I do chuckle when I read about Starbucks, Google and the others fooling around with their tax payments. It’s one of the oldest tricks in the book and I remember being told by my teachers that there is a great deal of unethical motivation behind these schemes.
Translate the big international corporate strategy into a local scenario. A local trader has to buy a machine for £1,000 but in order to reduce his profit he goes to his friend Arthur and suggests the following:
Arthur since you are retired and don’t pay any tax why don’t you buy the machine for £1,000 and then sell it to me for £1,100. That way I can reduce my tax because my costs have increased and we then split the difference because you don’t pay any tax.
Would we at AIMS ever advise our clients to behave like this? No. Would our clients want to behave like this? No. Because it is illegal and it is unethical.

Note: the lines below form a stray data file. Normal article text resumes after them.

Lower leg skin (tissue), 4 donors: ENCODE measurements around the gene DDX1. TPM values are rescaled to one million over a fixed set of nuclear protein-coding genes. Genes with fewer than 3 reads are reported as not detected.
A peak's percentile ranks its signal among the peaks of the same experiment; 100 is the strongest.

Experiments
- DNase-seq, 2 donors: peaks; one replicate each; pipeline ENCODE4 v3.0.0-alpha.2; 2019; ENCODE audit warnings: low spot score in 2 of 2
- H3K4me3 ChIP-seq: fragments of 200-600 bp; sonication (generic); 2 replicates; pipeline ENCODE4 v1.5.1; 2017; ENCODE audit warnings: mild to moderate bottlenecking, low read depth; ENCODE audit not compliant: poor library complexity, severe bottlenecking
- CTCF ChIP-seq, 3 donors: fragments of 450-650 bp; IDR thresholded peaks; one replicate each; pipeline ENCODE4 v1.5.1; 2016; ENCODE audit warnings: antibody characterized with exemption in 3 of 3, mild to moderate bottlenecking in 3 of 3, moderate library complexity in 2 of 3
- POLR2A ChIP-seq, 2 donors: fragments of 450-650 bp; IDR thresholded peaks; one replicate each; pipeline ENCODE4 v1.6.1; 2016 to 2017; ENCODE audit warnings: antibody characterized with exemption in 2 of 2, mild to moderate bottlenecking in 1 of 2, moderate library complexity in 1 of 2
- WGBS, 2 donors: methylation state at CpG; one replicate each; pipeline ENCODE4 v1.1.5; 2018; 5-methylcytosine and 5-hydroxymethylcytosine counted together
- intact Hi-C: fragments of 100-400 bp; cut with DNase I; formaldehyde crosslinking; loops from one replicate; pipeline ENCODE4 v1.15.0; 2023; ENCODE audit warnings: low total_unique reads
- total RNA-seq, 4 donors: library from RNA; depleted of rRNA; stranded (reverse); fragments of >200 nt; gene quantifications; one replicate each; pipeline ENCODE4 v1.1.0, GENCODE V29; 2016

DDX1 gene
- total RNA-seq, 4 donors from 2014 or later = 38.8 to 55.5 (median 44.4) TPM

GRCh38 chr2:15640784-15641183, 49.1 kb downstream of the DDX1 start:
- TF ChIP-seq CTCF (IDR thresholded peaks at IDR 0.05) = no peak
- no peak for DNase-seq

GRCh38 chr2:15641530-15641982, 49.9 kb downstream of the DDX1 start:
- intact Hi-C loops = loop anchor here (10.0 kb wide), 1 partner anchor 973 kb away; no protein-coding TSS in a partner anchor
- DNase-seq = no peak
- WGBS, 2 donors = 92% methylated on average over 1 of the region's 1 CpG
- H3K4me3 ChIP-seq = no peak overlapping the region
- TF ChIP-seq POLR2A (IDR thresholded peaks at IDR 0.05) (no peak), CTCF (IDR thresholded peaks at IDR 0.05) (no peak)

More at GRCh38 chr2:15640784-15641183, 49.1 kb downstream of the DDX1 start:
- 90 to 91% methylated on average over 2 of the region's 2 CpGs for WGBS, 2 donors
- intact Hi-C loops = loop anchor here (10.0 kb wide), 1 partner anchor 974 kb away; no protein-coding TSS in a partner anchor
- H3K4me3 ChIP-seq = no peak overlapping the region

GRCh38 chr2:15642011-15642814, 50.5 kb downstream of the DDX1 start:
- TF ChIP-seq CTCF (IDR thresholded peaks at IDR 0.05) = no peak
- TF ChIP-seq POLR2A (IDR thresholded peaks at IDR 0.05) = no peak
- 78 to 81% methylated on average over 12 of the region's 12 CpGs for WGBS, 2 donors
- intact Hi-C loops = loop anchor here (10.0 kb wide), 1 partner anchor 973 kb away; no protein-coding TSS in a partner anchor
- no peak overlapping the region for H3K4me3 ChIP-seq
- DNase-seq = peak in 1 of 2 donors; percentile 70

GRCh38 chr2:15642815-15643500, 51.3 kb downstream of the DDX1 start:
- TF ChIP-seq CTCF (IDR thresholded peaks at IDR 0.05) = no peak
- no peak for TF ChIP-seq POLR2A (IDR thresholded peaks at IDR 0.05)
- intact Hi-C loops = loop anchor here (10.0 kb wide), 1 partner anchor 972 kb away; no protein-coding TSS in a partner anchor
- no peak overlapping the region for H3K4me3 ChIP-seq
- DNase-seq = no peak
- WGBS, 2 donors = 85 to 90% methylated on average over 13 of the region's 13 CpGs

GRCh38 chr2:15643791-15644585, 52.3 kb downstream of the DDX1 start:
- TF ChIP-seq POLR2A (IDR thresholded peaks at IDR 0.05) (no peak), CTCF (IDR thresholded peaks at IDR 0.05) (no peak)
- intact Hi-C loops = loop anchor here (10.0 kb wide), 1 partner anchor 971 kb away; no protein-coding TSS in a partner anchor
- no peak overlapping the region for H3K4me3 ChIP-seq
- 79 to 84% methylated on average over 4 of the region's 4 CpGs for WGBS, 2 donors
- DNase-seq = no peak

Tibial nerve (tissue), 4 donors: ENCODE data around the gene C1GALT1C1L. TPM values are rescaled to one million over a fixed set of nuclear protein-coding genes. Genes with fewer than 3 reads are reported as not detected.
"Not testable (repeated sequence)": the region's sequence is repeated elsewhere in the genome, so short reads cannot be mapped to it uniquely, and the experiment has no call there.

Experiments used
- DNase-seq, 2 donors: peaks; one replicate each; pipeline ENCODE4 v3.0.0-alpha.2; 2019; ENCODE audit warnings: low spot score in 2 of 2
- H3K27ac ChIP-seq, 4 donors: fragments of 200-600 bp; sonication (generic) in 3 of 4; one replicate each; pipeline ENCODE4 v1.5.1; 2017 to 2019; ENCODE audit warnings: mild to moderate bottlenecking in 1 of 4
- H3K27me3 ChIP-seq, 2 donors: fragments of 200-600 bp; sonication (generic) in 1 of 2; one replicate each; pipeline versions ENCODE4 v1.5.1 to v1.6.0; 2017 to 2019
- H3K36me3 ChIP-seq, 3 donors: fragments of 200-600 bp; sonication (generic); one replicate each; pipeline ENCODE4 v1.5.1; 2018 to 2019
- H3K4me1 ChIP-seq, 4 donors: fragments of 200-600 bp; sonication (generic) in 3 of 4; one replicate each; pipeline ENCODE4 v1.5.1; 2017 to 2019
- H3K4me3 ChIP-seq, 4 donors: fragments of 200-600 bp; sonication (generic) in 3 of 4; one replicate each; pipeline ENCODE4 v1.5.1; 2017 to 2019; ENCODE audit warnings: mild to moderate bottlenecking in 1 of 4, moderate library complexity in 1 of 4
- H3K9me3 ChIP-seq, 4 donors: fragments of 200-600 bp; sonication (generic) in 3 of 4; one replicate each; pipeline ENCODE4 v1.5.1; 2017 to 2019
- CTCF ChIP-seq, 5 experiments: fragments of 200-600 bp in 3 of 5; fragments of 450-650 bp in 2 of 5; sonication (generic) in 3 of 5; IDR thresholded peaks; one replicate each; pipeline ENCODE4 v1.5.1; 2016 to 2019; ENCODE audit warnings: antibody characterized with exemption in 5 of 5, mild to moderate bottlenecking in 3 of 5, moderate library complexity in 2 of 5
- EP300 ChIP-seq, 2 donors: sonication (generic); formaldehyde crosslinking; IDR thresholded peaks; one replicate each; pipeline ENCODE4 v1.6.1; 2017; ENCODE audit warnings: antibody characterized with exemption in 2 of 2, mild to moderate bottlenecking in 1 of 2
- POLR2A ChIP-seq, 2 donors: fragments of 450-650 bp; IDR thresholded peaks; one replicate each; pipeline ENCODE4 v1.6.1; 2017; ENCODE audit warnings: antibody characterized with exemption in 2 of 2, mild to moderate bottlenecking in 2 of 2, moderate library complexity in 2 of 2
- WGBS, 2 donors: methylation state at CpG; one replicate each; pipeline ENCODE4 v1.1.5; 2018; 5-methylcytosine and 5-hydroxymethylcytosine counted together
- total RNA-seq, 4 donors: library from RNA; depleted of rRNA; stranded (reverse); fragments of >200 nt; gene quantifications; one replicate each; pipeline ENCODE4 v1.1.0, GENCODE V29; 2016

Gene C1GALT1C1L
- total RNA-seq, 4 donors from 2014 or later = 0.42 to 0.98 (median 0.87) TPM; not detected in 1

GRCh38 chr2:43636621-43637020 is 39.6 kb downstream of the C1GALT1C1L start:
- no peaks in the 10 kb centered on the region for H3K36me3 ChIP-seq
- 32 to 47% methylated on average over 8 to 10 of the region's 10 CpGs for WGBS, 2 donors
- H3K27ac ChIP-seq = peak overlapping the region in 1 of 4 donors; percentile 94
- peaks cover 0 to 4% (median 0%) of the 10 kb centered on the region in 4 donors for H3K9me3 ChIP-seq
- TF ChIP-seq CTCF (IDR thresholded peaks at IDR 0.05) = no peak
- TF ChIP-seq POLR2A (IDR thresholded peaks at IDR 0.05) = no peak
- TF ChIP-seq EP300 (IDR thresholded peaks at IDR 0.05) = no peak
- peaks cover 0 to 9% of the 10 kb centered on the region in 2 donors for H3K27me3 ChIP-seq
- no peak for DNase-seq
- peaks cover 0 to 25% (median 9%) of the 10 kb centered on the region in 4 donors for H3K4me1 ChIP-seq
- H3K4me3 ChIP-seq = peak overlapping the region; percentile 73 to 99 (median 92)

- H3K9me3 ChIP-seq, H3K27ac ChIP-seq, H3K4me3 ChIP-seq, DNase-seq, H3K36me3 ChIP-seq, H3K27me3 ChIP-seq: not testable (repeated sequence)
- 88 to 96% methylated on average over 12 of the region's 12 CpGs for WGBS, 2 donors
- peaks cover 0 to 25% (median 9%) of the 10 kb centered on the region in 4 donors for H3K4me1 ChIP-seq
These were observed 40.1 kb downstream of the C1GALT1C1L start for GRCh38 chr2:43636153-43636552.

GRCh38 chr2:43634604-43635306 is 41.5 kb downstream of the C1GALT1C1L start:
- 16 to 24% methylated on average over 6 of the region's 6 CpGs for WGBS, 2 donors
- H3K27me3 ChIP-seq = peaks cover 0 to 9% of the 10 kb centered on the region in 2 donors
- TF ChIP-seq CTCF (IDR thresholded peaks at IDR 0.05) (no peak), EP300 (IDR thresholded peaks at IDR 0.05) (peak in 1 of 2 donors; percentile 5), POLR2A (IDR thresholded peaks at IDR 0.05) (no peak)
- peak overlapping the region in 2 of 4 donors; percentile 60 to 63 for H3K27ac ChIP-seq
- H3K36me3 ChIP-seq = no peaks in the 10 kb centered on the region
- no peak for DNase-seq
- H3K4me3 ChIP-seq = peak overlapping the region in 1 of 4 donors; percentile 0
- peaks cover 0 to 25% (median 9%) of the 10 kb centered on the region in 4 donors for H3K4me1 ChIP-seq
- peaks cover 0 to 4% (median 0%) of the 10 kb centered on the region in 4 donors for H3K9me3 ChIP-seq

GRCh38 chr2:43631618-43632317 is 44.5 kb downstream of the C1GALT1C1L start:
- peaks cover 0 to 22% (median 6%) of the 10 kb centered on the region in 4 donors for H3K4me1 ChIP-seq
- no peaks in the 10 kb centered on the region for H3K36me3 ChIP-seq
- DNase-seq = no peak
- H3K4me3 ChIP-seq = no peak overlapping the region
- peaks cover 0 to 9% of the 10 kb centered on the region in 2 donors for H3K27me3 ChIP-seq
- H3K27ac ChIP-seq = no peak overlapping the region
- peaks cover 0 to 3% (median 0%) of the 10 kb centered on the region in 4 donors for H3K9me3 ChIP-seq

So when we read that Starbucks is negotiating with HMRC what tax they should pay it looks like they are haggling like Arthur did over what should be the tax price of the machine. And I think this is where the problem lies. If HMRC would apply a consistent and fair approach to all tax payers then this wouldn’t happen but I think that HMRC are so bamboozled by the big corporations that they are too timid to enforce the law.
I don’t think we need any new laws or any new policies and procedures. We simply need to apply the existing ones!
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